If needed, try to find a new openness with loved ones. Share your thoughts and feelings with them. Cancer affects all of your relationships. Communication can help reduce the anxiety and fear that cancer can cause.
Maintain your normal lifestyle, but be open to modifying it as necessary. Take one day at a time. It's easy to overlook this simple strategy during stressful times. When the future is uncertain, organizing and planning may suddenly seem overwhelming.
Many unexpected financial burdens can arise as a result of a cancer diagnosis. Your treatment may require time away from work or an extended time away from home. Consider the additional costs of medications, medical devices, traveling for treatment and parking fees at the hospital.
Many clinics and hospitals keep lists of resources to help you financially during and after your cancer treatment. Talk with your health care team about your options.
Questions to ask include:
- Will I have to take time away from work?
- Will my friends and family need to take time away from work to be with me?
- Will my insurance pay for these treatments?
- Will my insurance cover the cost of medications?
- How much will my out-of-pocket costs be?
- If insurance won't pay for my treatment, are there assistance programs that can help?
- Do I qualify for disability benefits?
- How does my diagnosis affect my life insurance?
Sometimes it will feel as if people who haven't experienced a cancer diagnosis can't fully understand how you're feeling. It may help to talk to people who have been in your situation. Other cancer survivors can share their experiences and give you insight into what you can expect during treatment.
You may have a friend or family member who has had cancer. Or you can connect with other cancer survivors through support groups. Ask your doctor about support groups in your area or contact your local chapter of the American Cancer Society. Online message boards also bring cancer survivors together. Start with the American Cancer Society's Cancer Survivors Network.
Some old stigmas associated with cancer still exist. Your friends may wonder if your cancer is contagious. Co-workers may doubt you're healthy enough to do your job, and some may withdraw for fear of saying the wrong thing. Many people will have questions and concerns.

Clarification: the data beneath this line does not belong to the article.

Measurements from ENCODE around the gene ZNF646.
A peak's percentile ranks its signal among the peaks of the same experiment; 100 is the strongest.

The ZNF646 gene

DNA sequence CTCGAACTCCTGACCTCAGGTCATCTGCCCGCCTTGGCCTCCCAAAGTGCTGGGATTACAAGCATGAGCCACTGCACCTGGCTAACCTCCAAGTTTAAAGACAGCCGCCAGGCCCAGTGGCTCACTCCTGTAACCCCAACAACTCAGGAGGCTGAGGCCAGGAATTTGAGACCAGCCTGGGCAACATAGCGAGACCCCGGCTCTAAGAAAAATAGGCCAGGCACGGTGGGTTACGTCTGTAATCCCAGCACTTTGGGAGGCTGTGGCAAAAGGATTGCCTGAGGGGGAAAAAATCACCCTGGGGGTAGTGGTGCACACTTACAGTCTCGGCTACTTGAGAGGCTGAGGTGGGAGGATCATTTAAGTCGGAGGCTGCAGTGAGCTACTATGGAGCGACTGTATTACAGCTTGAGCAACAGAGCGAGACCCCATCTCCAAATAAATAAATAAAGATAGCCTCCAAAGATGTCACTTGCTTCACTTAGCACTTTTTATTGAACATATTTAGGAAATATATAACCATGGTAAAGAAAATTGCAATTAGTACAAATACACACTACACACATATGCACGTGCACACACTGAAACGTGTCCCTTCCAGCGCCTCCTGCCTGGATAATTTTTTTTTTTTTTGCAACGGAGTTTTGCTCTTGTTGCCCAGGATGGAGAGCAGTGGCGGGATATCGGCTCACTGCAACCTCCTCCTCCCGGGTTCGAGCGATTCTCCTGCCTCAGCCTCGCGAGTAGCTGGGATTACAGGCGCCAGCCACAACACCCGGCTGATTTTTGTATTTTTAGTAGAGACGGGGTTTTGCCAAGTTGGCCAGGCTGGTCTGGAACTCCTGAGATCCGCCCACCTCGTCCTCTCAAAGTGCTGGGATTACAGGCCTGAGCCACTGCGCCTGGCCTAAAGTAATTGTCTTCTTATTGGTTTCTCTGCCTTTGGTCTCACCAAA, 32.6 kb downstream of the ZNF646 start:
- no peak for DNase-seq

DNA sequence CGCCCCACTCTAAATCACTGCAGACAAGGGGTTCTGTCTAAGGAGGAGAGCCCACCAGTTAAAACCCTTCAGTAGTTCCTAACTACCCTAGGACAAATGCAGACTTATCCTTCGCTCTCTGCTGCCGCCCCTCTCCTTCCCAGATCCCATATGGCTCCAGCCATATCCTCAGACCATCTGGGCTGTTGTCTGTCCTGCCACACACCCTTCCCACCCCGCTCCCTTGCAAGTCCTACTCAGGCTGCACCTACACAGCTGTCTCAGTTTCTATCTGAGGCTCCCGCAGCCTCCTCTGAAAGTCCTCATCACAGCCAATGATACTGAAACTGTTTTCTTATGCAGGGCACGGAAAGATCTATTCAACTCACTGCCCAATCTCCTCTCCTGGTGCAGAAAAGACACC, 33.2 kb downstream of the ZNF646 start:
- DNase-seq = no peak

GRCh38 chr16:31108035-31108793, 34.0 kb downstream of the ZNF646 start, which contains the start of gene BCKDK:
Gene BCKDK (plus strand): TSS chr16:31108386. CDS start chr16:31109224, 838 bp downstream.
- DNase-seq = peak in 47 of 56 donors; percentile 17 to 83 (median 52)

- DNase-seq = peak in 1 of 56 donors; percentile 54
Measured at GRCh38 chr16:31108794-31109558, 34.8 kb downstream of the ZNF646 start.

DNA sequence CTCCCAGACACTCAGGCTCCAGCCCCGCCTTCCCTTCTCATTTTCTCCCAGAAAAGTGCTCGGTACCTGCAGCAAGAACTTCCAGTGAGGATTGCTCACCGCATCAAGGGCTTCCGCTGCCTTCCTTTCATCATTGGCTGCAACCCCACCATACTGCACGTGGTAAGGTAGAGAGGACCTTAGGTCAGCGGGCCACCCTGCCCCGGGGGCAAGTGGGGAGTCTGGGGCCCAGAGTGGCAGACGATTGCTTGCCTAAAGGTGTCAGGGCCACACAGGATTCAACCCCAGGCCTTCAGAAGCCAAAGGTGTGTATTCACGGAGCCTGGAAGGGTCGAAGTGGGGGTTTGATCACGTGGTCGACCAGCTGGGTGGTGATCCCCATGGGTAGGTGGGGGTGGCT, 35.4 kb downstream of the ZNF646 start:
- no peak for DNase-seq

Determine how you'll deal with others' behaviors toward you. By and large, others will take their cues from you. Remind friends that even if cancer has been a frightening part of your life, it shouldn't make them afraid to be around you.
Just as each person's cancer treatment is individualized, so is the coping strategy. Ideas to try:
- Practice relaxation techniques.
- Share your feelings honestly with family, friends, a spiritual adviser or a counselor.
- Keep a journal to help organize your thoughts.
- When faced with a difficult decision, list the pros and cons for each choice.
- Find a source of spiritual support.
- Set aside time to be alone.
- Remain involved with work and leisure activities as much as you can.
What comforted you through rough times before your cancer diagnosis is likely to help ease your worries now, whether that's a close friend, religious leader or a favorite activity that recharges you. Turn to these comforts now, but also be open to trying new coping strategies.
Sept. 19, 2020
- Taking time: Support for people with cancer. National Cancer Institute. http://www.cancer.gov/cancertopics/takingtime. Accessed Aug. 22, 2017.
- Rock CL, et al. Nutrition and physical activity guidelines for cancer survivors. CA: A Cancer Journal for Clinicians. 2012;62:242.
- Ballard-Barbash R, et al. Physical activity, biomarkers and disease outcomes in cancer survivors: A systematic review. Journal of the National Cancer Institute. 2012;104:815.
- Moynihan TJ (expert opinion). Mayo Clinic, Rochester, Minn. Aug. 22, 2017.